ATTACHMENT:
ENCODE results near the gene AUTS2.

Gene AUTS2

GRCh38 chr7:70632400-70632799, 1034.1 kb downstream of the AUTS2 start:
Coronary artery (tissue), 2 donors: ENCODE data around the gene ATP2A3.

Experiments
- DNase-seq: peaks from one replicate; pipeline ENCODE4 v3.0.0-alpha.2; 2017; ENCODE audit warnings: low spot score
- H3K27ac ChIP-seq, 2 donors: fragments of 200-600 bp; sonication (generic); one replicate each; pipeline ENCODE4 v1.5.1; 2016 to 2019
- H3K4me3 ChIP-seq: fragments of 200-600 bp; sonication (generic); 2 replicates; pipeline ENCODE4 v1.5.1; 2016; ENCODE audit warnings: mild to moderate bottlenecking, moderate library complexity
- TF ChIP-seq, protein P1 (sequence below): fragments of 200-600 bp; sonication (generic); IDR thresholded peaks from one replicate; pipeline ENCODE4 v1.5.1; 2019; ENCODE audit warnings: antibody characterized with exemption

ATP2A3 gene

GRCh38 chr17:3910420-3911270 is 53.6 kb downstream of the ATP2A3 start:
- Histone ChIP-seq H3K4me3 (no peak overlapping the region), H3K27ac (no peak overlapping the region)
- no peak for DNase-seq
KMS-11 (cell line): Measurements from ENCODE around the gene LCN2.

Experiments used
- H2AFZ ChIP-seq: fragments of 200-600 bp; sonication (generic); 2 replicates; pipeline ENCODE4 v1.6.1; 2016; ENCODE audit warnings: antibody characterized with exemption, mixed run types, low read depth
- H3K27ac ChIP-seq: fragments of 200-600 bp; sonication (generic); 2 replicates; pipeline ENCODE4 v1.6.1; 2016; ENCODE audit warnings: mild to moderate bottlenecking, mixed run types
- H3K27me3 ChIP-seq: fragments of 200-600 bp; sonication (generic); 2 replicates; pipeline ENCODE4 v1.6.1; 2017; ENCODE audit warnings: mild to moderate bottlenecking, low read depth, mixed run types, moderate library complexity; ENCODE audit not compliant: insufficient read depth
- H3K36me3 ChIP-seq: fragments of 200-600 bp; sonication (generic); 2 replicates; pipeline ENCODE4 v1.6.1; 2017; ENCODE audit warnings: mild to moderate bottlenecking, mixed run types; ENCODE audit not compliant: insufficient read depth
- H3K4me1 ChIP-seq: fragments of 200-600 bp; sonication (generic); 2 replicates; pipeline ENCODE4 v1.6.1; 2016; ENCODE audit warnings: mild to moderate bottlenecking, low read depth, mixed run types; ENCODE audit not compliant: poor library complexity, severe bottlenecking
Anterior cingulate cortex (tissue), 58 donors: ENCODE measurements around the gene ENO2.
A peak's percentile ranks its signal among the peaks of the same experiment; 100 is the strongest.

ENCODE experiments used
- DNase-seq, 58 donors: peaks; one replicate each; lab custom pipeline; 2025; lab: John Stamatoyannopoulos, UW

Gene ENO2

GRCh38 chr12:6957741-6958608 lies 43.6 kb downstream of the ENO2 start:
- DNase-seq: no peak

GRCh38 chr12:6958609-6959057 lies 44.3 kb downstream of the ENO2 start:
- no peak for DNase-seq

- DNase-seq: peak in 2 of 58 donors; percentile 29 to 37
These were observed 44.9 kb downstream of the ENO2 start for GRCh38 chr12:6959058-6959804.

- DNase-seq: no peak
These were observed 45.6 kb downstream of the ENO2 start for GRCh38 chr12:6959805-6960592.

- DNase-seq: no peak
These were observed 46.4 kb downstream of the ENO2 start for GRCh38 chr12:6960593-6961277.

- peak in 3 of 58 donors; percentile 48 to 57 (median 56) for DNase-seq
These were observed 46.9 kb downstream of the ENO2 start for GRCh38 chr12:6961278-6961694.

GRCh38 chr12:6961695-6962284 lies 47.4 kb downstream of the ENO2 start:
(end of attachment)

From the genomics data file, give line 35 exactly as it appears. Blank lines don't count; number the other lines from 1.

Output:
These were observed 46.4 kb downstream of the ENO2 start for GRCh38 chr12:6960593-6961277.